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Alternative Names Return to topTET; TOF
Definition Return to top
Tetralogy of Fallot refers to a group of four types of heart defects present at birth (congenital).
Causes Return to top
Tetralogy of Fallot is classified as a cyanotic heart defect because the condition causes low oxygen levels in the blood, which leads to cyanosis (a bluish-purple coloration to the skin).
The classic form of Tetralogy includes 4 defects within the heart structures:
At birth, infants may not show the signs of the cyanosis, but later may develop sudden frightening episodes (called "Tet spells") of bluish skin from crying or feeding.
Tetralogy of Fallot is considered rare. Patients with tetraology of Fallot have a higher incidence of major non-heart congenital defects.
The cause of most congenital heart defects is unknown. Multiple factors seem to be involved. Prenatal factors associated with higher than normal risk for this condition include maternal rubella or other viral illnesses during pregnancy, poor prenatal nutrition, maternal alcoholism, mother over 40 years old, and diabetes.
There is a high incidence of chromosomal disorders in children with tetralogy of Fallot, such as Down syndrome and Di George's syndrome (a partial gene deletion that results in heart defects, low calcium levels, and immune deficiency.)
Symptoms Return to top
Exams and Tests Return to top
A physical examination with a stethoscope almost always reveals a heart murmur.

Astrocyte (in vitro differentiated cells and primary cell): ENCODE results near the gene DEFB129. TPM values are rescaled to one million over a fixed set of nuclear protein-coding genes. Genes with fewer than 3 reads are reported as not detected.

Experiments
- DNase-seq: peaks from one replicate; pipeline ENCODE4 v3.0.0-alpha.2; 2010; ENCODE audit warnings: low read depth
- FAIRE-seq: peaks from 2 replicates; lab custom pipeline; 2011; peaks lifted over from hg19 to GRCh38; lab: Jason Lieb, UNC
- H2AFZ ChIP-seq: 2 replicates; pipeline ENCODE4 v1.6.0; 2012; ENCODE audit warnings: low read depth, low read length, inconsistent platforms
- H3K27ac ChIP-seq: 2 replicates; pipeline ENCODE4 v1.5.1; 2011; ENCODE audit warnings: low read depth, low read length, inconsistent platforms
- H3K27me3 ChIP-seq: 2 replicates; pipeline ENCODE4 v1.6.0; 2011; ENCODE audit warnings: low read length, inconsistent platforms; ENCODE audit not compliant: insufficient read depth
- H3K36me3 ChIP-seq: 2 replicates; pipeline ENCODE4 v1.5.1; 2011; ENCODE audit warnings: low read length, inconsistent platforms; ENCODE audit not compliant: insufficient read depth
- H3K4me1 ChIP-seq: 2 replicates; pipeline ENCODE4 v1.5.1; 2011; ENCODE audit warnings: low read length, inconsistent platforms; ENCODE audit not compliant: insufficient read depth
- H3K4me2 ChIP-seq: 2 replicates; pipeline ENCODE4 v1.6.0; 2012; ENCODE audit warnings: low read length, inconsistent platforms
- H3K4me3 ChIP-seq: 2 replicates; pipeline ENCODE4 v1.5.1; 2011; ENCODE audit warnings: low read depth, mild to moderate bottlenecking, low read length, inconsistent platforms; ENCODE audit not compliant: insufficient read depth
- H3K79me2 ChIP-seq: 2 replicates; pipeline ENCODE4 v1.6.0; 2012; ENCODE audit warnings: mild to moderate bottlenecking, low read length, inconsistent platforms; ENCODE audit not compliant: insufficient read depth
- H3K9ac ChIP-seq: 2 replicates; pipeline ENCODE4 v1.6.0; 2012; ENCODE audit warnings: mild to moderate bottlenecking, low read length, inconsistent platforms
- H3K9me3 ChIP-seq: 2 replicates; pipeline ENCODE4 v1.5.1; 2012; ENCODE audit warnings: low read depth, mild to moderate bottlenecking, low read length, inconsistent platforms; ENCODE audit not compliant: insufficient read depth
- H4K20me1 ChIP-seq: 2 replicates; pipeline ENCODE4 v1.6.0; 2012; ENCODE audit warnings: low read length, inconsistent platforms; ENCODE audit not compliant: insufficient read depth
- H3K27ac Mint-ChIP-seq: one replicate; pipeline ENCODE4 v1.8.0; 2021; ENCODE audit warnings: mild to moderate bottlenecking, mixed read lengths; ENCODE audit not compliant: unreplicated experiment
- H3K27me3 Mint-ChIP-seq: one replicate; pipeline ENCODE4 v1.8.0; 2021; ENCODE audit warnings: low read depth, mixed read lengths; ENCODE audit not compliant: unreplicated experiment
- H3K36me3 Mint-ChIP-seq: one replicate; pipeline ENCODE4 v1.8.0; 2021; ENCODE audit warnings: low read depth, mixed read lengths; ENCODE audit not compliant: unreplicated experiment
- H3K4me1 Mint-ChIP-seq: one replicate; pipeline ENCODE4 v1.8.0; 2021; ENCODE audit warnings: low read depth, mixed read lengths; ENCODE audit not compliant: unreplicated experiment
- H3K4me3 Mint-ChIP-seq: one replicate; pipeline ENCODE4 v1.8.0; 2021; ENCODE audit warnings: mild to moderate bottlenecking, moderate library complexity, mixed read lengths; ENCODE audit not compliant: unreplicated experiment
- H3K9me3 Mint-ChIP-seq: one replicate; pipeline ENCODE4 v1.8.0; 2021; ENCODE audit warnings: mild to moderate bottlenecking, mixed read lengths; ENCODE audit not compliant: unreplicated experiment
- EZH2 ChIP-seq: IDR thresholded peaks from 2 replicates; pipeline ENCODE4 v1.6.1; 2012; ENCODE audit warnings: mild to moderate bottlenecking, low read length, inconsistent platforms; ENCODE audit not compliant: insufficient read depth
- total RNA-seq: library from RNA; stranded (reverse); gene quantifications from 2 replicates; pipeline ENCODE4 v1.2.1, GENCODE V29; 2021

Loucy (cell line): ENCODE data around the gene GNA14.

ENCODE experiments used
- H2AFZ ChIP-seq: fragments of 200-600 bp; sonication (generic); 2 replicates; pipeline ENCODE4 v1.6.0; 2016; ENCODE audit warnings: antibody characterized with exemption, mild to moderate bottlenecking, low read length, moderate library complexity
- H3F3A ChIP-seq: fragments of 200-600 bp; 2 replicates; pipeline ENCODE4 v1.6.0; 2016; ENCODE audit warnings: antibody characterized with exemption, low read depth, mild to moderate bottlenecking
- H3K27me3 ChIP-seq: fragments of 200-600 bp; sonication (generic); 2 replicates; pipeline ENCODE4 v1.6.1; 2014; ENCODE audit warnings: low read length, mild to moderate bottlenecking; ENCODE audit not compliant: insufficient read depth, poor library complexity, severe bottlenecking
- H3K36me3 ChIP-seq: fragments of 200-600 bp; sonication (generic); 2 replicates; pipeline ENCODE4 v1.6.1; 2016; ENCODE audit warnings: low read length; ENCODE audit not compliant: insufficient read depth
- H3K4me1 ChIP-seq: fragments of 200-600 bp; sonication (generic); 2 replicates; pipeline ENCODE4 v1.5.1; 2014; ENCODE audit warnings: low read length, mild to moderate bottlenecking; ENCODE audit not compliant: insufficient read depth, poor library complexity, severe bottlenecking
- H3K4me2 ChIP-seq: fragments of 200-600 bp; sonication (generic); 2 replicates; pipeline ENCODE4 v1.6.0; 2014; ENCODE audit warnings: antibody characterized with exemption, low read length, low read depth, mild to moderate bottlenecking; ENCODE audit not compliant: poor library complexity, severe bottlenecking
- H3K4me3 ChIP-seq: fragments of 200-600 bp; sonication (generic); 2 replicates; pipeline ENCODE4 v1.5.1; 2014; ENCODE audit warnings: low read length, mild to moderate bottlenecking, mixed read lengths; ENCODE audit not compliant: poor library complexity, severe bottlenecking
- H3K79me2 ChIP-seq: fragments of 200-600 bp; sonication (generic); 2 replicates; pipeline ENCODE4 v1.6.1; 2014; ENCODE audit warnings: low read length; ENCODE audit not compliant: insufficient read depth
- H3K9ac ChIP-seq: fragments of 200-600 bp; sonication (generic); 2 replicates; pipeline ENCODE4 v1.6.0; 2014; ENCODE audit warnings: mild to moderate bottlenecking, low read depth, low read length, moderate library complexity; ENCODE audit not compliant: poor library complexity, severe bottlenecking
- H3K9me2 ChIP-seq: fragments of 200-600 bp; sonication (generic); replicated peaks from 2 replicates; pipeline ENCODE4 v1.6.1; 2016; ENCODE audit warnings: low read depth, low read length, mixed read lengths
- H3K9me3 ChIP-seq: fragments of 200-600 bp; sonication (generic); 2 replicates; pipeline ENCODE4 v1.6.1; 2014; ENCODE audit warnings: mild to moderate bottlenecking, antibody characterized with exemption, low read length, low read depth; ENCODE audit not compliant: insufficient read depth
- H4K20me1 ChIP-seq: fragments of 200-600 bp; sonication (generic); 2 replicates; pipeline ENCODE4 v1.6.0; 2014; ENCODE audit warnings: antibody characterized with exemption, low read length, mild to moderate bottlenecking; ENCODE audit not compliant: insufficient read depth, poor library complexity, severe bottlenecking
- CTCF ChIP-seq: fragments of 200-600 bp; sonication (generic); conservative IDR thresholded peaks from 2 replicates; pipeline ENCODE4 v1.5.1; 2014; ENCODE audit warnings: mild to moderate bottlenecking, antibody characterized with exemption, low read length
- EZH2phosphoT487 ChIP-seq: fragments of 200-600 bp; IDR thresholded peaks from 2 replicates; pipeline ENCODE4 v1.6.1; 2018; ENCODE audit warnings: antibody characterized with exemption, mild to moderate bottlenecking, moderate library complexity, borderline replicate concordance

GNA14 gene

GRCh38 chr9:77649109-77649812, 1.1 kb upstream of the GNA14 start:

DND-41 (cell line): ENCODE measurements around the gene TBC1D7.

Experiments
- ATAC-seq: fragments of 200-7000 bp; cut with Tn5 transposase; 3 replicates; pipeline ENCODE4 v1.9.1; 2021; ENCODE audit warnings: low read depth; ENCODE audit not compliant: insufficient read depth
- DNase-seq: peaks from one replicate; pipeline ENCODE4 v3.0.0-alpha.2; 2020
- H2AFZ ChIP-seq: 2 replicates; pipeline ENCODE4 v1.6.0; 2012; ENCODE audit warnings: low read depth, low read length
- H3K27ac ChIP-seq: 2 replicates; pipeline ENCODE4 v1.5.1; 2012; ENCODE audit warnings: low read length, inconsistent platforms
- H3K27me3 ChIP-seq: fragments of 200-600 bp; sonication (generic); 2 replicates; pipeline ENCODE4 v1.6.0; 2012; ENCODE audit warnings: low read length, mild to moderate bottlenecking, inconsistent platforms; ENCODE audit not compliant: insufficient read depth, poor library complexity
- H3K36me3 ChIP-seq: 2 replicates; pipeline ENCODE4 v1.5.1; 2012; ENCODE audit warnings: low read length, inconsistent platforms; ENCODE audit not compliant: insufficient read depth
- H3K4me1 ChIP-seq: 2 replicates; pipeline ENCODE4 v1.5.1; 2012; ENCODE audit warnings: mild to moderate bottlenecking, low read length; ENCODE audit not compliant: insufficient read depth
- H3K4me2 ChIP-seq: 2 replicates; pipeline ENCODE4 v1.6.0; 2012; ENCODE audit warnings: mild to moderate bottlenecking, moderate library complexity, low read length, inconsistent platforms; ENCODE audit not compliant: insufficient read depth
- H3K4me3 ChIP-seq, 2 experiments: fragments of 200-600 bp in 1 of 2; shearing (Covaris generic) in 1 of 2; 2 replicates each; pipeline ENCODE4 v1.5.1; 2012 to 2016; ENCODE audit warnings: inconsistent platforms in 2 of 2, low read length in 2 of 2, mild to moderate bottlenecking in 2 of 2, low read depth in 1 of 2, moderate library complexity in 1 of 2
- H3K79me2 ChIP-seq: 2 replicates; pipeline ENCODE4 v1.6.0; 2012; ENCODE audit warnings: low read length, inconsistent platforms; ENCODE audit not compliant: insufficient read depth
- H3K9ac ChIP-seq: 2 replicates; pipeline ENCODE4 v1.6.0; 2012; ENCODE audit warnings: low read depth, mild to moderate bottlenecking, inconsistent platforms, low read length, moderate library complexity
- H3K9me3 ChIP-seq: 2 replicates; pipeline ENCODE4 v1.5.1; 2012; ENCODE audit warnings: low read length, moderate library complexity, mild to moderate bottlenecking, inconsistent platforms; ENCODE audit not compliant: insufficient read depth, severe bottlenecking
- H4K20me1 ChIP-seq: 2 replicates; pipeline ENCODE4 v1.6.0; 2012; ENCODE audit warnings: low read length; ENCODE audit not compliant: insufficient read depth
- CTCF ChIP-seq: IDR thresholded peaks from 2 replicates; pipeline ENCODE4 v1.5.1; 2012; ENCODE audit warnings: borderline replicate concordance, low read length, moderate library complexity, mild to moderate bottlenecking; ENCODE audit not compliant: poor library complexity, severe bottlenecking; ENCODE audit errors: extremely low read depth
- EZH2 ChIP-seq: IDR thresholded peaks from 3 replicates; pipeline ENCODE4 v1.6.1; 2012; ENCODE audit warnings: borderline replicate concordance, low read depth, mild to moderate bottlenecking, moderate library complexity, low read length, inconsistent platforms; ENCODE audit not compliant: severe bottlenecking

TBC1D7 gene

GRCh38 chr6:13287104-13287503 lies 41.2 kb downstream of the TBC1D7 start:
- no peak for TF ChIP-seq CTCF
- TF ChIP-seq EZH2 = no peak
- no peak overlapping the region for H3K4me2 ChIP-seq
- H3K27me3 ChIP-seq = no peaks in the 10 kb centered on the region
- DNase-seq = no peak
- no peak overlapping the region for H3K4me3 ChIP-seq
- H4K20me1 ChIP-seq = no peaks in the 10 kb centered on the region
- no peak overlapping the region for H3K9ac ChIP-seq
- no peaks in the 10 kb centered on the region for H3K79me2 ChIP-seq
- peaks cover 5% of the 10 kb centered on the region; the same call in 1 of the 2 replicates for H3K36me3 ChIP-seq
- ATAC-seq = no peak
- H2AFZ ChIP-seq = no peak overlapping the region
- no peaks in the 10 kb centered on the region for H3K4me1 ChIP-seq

Tests may include:
Treatment Return to top
Surgery to repair heart defects is always done when the infant is very young. Sometimes more than one surgery is needed. The first surgery may be done to help increase blood flow to the lungs. Surgery to correct the problem may be done at a later time. (Generally, a definitive corrective surgery is performed in the first few months of life.) Corrective surgery is done to widen part of the narrowed pulmonary tract and close the ventricular septal defect.
Tips for parents of children with tetralogy of Fallot:
Outlook (Prognosis) Return to top
Most cases can be corrected with surgery. Babies who have surgery usually do well. Ninety percent survive to adulthood and live active, healthy, and productive lives. Without surgery, death usually occurs by the time the person reaches age 20.
Patients who have continued, severe leakiness of the pulmonary valve may need the valve replaced.
Regular follow up with a cardiologist to monitor for life-threatening arrhythmias (irregular heart rhythms) is recommended.
Possible Complications Return to top
When to Contact a Medical Professional Return to top
Call your health care provider if new unexplained symptoms develop or if the patient is having an episode of cyanosis (blue skin).
Prevention Return to top
There is no known prevention.
References Return to top
Zipes DP, Libby P, Bonow RO, Braunwald E, eds. Braunwald's Heart Disease: A Textbook of Cardiovascular Medicine, 8th ed. St. Louis, Mo; WB Saunders; 2007.Update Date: 12/10/2007 Updated by: Mark A Fogel, MD, FACC, FAAP, Associate Professor of Pediatrics and Radiology, Director of Cardiac MR, The Children's Hospital of Philadelphia. Also reviewed by David Zieve, MD, MHA, Medical Director, A.D.A.M., Inc.